Tuesday, January 31, 2006

The Subjective Side of Productivity

Well, it seems that Being the Body is necessary for certain kinds of productivity, but it's not sufficient in itself. In particular, it doesn't help as much with tasks I do on the computer, unless those tasks have an auxiliary physical aspect. For example, being in-body helps with paying bills (which I open and stamp and process) more than with writing or programming tasks.

It also doesn't help with tasks whose goals are ill-defined; as one might expect, mere motivation and readiness to act don't do much to overcome having "amorphous blobs of undoability" on one's to-do list. Turning vague ideas into concrete physical action steps remains essential to productivity. The flip side of this is that you can end up being super-productive doing lots of unimportant things, because they tend to be a lot easier to define. "Pay the bills" is a lot more specific than say, "Work on Chandler 0.7 stuff". :)

But I can't really complain about my experiences with body integration so far. This weekend I assembled dozens of shelves in my garage and cleared about 2/3rds of the piles of boxes and junk off the floor out there, to mention just the biggest project I tackled. The cars got their oil changes, and all kinds of other little odds and ends happened, while still leaving plenty of time for enjoyment.

But yesterday and today haven't been quite up to that level of productivity. I didn't plow through as much of my backlog as I'd hoped to, and I began to be dissatisfied. But then I thought about it a bit more closely this evening. Was it really true that I wasn't being as productive as I had hoped?

Thinking back over the days, I realized that it wasn't so much about how much I got done, as what I got done that determined how I felt about my productivity. What I consider "productive" is much more subjective than I thought it was, and in some interesting ways.

The first thing that I noticed was that I didn't count as "productive" any task that I hadn't originally planned to do that day, no matter how important. So, I wasn't counting all the bug fixes and code cleanup work I did both days (a huge part of my Monday in particular) towards my productivity. No wonder I didn't feel like I got much done yesterday, despite working till 9:30 or so!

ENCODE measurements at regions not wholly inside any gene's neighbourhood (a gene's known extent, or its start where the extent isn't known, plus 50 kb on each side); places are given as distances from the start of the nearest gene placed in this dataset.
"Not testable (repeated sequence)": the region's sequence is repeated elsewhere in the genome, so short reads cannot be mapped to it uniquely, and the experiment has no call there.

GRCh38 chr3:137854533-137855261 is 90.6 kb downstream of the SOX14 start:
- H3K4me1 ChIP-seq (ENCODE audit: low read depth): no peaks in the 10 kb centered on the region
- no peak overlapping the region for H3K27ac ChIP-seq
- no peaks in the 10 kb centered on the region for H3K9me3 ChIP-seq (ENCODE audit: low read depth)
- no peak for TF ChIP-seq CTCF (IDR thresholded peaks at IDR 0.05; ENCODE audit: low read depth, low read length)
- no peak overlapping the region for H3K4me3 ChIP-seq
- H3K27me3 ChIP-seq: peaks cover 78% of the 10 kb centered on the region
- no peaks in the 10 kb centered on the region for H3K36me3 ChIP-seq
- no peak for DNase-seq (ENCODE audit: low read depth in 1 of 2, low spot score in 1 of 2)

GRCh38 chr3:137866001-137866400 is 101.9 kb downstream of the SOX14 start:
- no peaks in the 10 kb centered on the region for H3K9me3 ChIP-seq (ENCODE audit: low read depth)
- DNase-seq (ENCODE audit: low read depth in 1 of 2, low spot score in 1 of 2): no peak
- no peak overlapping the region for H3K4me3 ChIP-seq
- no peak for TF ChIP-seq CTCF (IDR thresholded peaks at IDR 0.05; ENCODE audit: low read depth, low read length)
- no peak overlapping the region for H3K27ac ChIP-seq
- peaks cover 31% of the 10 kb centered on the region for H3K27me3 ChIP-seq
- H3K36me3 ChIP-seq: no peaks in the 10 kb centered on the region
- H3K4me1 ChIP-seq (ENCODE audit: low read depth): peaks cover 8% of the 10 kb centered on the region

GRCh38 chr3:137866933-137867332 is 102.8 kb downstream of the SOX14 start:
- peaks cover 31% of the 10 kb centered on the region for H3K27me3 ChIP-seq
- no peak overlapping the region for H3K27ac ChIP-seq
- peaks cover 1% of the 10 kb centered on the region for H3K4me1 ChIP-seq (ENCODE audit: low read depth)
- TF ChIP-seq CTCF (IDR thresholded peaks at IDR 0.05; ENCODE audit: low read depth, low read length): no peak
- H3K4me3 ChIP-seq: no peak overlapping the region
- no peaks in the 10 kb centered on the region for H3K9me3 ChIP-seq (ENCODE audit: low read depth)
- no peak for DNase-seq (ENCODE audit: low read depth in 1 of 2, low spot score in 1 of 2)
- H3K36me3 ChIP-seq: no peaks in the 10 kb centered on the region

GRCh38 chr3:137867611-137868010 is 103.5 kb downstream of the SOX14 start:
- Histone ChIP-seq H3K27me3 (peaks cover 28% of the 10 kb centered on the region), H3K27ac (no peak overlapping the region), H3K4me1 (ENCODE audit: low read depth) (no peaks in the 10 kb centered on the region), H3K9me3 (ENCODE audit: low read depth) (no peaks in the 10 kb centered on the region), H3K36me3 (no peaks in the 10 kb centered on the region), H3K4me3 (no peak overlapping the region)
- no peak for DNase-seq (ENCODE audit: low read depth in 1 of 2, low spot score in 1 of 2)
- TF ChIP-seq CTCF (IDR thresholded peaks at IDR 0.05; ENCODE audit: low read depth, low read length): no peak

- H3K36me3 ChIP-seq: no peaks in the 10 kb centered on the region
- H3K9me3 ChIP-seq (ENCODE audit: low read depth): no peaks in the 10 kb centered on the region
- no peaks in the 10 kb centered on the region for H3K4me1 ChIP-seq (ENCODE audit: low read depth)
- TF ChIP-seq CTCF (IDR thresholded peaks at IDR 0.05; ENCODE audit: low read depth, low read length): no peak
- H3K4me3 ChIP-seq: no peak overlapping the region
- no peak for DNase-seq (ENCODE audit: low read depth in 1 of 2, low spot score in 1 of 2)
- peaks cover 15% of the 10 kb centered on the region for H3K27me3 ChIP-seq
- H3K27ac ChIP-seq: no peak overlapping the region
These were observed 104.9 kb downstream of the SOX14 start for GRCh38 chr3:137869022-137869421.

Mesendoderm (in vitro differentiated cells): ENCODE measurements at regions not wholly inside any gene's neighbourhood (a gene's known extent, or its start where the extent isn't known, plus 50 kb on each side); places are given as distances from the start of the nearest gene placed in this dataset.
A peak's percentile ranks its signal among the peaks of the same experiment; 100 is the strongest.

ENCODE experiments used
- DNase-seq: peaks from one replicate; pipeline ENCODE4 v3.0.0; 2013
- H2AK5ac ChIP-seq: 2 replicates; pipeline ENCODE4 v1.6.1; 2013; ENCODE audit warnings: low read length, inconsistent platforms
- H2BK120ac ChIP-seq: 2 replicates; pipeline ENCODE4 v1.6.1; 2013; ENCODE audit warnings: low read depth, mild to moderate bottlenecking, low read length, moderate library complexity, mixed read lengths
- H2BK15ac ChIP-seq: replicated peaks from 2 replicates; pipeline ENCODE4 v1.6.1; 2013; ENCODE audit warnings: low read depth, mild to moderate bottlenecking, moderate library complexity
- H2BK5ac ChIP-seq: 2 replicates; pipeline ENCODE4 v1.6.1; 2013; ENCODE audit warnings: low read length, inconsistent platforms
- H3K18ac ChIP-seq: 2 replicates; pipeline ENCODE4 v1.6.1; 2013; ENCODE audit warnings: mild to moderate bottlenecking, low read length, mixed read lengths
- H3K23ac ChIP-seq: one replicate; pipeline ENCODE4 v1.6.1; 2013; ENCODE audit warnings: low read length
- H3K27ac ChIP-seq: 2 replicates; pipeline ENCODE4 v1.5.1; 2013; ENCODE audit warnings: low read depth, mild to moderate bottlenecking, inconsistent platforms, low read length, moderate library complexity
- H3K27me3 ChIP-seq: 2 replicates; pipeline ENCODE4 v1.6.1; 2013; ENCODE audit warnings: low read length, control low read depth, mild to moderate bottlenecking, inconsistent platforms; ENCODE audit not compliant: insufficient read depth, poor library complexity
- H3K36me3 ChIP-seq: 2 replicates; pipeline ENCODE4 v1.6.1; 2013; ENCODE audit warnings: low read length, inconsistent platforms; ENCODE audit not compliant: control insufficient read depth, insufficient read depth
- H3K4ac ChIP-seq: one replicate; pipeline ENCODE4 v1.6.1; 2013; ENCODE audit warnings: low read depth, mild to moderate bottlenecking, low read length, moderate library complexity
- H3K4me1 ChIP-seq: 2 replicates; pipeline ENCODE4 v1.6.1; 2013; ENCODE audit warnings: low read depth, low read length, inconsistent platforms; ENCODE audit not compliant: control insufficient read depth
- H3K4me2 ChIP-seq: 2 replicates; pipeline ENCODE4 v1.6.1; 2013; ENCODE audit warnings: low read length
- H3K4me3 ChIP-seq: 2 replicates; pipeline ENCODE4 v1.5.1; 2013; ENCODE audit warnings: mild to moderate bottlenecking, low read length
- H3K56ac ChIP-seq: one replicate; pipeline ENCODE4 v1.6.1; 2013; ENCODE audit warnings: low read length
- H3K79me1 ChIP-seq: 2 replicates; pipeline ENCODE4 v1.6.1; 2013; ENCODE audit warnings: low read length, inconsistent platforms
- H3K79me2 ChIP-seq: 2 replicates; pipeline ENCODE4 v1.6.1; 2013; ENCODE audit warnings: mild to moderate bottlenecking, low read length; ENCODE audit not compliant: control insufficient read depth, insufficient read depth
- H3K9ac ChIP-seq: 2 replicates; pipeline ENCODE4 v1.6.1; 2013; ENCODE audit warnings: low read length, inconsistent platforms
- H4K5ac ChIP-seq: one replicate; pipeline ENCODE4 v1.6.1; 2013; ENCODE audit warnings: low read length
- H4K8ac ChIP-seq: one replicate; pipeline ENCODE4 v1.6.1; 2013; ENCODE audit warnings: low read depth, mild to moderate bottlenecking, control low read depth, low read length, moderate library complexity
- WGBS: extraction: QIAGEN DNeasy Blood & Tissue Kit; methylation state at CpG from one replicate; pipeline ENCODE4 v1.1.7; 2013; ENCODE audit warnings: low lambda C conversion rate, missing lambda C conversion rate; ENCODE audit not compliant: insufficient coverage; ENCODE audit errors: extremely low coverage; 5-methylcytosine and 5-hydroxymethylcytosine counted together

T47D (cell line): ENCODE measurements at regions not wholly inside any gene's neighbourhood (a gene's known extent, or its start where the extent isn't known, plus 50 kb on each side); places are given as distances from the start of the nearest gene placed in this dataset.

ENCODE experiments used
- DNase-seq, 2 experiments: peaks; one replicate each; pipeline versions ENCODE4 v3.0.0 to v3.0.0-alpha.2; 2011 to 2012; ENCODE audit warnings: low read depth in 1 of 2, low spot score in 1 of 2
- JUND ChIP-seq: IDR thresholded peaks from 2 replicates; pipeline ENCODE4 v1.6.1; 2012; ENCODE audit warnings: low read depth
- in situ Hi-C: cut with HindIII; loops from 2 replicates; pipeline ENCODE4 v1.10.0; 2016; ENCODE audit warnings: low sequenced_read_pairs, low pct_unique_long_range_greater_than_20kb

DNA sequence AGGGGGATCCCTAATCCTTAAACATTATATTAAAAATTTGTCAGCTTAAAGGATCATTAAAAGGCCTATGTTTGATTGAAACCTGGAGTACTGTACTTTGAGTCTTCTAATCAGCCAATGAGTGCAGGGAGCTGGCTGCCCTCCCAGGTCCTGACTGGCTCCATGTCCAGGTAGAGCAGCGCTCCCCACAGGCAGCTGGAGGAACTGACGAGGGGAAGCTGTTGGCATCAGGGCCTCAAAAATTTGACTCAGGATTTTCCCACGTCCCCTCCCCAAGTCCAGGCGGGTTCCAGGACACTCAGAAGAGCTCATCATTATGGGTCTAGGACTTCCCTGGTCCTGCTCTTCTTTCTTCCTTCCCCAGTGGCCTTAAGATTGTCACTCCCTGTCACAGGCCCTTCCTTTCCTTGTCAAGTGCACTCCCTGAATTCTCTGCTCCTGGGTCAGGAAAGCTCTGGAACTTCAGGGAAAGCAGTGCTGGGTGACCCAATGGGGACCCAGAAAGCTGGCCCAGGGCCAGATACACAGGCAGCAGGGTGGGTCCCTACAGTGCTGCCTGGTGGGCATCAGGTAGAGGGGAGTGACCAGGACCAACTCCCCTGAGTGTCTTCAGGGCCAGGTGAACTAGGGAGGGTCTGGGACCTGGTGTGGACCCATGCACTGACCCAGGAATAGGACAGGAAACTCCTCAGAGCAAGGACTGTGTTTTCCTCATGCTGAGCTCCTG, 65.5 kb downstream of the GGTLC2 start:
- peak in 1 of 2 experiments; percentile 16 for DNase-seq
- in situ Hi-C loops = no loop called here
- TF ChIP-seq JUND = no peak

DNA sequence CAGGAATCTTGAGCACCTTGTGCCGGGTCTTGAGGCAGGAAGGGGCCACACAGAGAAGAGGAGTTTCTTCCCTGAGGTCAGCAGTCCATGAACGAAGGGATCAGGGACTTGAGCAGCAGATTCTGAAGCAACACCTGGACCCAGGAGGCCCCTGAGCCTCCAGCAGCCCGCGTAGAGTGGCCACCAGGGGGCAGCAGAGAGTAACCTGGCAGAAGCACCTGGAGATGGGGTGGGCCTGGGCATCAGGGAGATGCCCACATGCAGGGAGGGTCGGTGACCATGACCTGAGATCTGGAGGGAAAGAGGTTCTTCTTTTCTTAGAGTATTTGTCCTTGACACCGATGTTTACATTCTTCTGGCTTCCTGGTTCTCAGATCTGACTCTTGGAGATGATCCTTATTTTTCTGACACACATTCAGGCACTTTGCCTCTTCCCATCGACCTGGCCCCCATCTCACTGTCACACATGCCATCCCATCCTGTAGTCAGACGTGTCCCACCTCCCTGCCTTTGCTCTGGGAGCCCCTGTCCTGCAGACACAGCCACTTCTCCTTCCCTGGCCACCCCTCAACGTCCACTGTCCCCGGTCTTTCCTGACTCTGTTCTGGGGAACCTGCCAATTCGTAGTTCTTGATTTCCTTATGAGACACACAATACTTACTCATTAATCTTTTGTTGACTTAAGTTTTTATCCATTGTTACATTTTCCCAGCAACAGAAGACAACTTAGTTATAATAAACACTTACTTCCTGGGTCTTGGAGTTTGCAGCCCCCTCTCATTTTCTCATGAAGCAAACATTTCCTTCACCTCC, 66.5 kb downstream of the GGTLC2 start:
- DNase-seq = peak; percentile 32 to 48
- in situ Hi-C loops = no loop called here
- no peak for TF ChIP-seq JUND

I also had a few other unexpected detours that kept me from other projects, so of my day's goals, I had actually only accomplished two: the oil change for Leslie's car, and loading up a spare CRT for her to take to the store.

Somehow, all the usual little chores and things that have to get done every day, don't seem to count on my productivity meter either, so even though I'm sure I did other things besides those two, I'm apparently not including those in my emotional "score" for the day. I also don't seem to count stuff I just made some progress on; only stuff I actually finished and crossed off on a list.

No wonder I so rarely feel productive: the rules I'm using are heavily stacked against me, and some of the things they're based on aren't even in my control!

In addition to the rules of what does and doesn't "count", I discovered that I also value accomplishments on a sliding scale. To a certain extent, each thing I can list as a separate accomplishment gets some credit just for being a completed task. But I feel best about the things that remove the most "backlog stress" or require the most effort.

So, if there's something I've been putting off for a long time and am stressed about, I seem to feel that getting it off my plate is more valuable than taking a step towards some future benefit and preventing future stress -- unless the latter involves a lot of effort.

What You Measure Is What You Get

These rules are out of whack in a couple of different ways. First, they reward doing piddly little things, because there are more of them to check off on a list. (Woohoo, I did twenty things today!) Second, they reward catch-up thinking, because I end up feeling better about catching up than I do about staying current or getting ahead.

So, these rules have obviously got to be refactored. Some are obvious byproducts of my "inner taskmaster" wanting to whip me into shape: clearly he doesn't think anything should be permitted to excuse any deviation from my plans, and also that I shouldn't be rewarded for doing things I'm supposed to do every day. Similarly, he seems to think that the more effort I put into something, the better, and by golly I'd better finish everything, or else! The other rules appear to be spin-offs of my approach to big, scary, or otherwise stressful "have-tos", and don't seem directly tied to the "taskmaster".

Alas, I've run out of time to think/write about this for this evening, so I'll have to pick up this thread another day. Unfortunately, it's a lot easier to find design problems in one's psyche, than it is to design alternatives to them. If I knew what a better alternative was, I'd likely be using it already!